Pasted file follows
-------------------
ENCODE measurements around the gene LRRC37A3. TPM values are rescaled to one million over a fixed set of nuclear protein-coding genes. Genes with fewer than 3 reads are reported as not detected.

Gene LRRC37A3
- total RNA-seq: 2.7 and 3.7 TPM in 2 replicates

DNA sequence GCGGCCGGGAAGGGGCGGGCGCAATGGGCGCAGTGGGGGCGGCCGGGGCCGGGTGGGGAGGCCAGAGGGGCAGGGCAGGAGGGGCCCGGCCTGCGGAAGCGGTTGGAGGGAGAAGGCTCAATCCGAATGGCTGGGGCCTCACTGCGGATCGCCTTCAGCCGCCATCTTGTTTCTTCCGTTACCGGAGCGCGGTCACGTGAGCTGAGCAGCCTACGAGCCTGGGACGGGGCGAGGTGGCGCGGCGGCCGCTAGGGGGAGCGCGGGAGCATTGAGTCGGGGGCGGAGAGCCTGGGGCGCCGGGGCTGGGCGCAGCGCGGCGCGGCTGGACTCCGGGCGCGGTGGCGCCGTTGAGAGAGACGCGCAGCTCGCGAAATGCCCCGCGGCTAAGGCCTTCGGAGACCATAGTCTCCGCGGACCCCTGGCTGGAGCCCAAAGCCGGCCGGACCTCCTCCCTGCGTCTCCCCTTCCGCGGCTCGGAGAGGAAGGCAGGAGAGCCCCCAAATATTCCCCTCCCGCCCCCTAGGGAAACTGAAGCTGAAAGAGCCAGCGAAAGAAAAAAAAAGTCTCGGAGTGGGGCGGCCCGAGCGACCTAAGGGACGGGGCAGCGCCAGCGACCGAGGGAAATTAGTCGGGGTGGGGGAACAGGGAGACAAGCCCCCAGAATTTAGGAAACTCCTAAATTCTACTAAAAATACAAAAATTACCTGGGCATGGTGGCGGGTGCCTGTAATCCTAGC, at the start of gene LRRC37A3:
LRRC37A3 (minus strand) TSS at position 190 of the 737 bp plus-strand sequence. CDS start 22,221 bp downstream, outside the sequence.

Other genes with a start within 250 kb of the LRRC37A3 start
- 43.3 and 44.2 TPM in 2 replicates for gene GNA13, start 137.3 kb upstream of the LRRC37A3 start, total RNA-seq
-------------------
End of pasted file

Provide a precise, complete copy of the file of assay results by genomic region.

ENCODE measurements around the gene LRRC37A3. TPM values are rescaled to one million over a fixed set of nuclear protein-coding genes. Genes with fewer than 3 reads are reported as not detected.

Gene LRRC37A3
- total RNA-seq: 2.7 and 3.7 TPM in 2 replicates

DNA sequence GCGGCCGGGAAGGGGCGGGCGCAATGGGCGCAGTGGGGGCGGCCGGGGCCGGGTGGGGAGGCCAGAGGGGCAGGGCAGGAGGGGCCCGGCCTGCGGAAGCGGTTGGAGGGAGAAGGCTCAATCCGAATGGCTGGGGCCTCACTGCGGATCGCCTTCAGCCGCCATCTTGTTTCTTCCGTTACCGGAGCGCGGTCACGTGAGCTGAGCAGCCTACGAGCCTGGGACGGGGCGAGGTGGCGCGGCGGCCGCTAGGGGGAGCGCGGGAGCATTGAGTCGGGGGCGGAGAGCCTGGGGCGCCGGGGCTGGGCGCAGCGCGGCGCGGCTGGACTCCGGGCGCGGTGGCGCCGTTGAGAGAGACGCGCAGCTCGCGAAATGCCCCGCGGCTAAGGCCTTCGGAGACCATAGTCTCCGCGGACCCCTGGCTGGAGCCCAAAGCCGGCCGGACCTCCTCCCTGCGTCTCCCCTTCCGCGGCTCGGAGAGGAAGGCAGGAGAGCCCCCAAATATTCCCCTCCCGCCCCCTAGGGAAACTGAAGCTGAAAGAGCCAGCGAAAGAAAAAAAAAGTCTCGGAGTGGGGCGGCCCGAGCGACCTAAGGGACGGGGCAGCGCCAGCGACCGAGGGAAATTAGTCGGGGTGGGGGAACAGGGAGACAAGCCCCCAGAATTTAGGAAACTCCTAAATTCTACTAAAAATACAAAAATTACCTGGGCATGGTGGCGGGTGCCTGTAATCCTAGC, at the start of gene LRRC37A3:
LRRC37A3 (minus strand) TSS at position 190 of the 737 bp plus-strand sequence. CDS start 22,221 bp downstream, outside the sequence.

Other genes with a start within 250 kb of the LRRC37A3 start
- 43.3 and 44.2 TPM in 2 replicates for gene GNA13, start 137.3 kb upstream of the LRRC37A3 start, total RNA-seq